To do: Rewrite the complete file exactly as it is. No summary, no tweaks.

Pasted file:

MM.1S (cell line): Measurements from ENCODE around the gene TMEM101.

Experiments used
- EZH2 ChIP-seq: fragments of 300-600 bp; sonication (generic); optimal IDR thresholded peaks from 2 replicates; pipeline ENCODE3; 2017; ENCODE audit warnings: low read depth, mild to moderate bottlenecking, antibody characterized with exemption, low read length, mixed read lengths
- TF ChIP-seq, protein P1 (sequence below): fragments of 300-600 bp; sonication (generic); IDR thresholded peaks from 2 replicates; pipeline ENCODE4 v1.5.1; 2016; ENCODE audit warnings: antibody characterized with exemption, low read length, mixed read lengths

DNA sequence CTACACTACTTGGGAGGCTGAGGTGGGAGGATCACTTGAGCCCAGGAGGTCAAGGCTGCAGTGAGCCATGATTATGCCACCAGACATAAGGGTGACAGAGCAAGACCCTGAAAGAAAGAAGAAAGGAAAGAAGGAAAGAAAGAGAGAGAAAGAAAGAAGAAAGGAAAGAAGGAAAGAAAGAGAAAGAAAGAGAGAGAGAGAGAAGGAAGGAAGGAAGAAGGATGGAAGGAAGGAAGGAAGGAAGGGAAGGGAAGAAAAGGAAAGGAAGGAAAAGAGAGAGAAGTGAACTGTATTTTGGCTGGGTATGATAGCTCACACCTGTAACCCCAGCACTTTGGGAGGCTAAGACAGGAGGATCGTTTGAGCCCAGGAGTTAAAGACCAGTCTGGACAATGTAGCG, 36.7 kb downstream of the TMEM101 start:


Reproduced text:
MM.1S (cell line): Measurements from ENCODE around the gene TMEM101.

Experiments used
- EZH2 ChIP-seq: fragments of 300-600 bp; sonication (generic); optimal IDR thresholded peaks from 2 replicates; pipeline ENCODE3; 2017; ENCODE audit warnings: low read depth, mild to moderate bottlenecking, antibody characterized with exemption, low read length, mixed read lengths
- TF ChIP-seq, protein P1 (sequence below): fragments of 300-600 bp; sonication (generic); IDR thresholded peaks from 2 replicates; pipeline ENCODE4 v1.5.1; 2016; ENCODE audit warnings: antibody characterized with exemption, low read length, mixed read lengths

DNA sequence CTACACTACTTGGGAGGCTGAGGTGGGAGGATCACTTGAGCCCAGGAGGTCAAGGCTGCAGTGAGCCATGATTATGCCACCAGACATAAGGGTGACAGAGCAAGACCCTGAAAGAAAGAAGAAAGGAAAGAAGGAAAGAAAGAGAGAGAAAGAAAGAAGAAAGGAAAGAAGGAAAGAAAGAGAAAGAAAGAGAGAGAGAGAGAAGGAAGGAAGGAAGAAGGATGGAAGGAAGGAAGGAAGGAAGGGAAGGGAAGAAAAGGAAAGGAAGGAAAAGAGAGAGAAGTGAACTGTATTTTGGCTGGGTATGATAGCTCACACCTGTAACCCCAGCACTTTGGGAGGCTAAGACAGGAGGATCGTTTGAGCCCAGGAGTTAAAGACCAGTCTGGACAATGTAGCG, 36.7 kb downstream of the TMEM101 start: